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IOC blames social media overload for lack of broadcast information during road races

By:
Cycling News
Published:
July 31, 2012, 5:35 BST,
Updated:
July 31, 2012, 6:37 BST
Edition:
Second Edition Cycling News, Tuesday, July 31, 2012
Race:
2012 Olympic Games
The peloton winds their way up the Box Hill climb

The peloton winds their way up the Box Hill climb

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Commentators say experience was "frustrating"

Following criticism of the television coverage of the London Olympic Games men's road race, the International Olympic Committee has asked spectators to be mindful of sending 'non-urgent' messages out on social media networks which overloaded telecommunication networks over the weekend.

The relaying of time gaps by Olympic Broadcasting Service were kept to a bare minimum during the road races, leaving international commentators and therefore the viewers at home, in the dark. The London Organising Committee of the Olympic Games provided fixed time checks at Box Hill and at the start and finish line but the information from the GPS transmitters on the rider's bikes was largely disrupted otherwise due to the overloaded communications network. At several points in the race, riders in the early breakaway could be seen asking race officials in vehicles for time gaps.

It's estimated around 1million people lined the 250km men's road race course alone.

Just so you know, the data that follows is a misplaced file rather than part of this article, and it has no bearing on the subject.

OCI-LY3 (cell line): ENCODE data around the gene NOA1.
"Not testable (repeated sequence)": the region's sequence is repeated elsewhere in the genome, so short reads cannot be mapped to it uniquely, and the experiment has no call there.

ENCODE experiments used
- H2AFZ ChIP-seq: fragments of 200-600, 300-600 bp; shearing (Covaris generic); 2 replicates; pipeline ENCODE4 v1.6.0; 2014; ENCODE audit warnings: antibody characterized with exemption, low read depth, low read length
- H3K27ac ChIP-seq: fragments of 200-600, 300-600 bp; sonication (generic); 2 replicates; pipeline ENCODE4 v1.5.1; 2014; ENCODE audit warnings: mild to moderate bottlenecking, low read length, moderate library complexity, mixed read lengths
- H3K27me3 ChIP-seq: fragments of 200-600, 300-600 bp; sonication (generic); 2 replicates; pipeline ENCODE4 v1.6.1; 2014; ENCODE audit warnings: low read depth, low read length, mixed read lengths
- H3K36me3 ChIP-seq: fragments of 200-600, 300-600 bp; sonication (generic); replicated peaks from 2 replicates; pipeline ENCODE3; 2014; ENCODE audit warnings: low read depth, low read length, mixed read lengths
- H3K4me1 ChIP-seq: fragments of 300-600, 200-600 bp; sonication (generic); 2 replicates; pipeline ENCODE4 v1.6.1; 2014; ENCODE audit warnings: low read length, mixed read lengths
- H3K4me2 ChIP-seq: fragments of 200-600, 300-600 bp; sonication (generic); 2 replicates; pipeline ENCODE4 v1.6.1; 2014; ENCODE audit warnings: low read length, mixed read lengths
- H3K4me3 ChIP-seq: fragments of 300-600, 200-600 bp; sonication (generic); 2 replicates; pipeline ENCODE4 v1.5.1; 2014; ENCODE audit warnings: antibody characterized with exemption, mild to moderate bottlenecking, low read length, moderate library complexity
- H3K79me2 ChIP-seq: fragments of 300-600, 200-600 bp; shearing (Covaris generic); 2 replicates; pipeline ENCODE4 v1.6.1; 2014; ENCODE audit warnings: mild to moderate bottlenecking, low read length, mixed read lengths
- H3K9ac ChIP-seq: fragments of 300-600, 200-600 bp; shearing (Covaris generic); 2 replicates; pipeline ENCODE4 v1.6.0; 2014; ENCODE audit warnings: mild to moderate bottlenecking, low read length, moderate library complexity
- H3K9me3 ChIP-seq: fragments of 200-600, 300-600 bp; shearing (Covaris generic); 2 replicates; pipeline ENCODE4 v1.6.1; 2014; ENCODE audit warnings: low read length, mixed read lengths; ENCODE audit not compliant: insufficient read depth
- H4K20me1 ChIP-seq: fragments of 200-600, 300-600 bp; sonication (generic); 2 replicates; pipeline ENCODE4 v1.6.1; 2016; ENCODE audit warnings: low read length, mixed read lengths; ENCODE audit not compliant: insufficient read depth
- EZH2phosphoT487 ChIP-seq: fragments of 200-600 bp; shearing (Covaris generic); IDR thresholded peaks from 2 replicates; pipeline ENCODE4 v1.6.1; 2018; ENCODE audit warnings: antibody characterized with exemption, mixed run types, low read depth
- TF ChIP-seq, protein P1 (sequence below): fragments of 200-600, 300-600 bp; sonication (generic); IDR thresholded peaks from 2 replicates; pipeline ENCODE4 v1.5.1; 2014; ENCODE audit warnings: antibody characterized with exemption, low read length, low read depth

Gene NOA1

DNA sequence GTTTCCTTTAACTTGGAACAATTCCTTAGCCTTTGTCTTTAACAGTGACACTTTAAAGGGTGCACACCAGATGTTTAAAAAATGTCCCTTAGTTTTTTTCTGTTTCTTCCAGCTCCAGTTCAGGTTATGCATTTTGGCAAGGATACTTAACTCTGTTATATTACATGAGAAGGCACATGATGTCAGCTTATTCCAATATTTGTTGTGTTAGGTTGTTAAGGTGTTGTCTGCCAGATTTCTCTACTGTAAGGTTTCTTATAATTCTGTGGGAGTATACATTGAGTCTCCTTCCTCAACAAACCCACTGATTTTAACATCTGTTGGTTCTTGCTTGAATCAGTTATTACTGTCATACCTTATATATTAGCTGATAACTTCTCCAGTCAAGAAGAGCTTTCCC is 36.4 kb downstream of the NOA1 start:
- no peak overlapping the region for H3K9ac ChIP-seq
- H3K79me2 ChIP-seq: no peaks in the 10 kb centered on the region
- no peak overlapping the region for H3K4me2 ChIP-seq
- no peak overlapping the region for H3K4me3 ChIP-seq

"Of course, if you want to send something, we are not going to say 'Don't, you can't do it', and we would certainly never prevent people," said IOC communications director Mark Adams. "It's just - if it's not an urgent, urgent one, please kind of take it easy."

BBC commentator Chris Boardman calculated time gaps using his watch while Australian commentator Scott McGrory told Cyclingtips that the lack of information made it difficult to predict the way the race would play out.

"Before the Olympic Road Race coverage started Phil [Liggett] and I had no idea that we wouldn't be getting regular updates on time gaps and distance remaining," he said. "That increased the challenge of providing valuable information to the viewing audience and was frustrating to say the least."

Official 2012 Olympic communications services provider BT, Vodafone and O2, told Reuters that they had not seen any network problems.

 

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Olympic games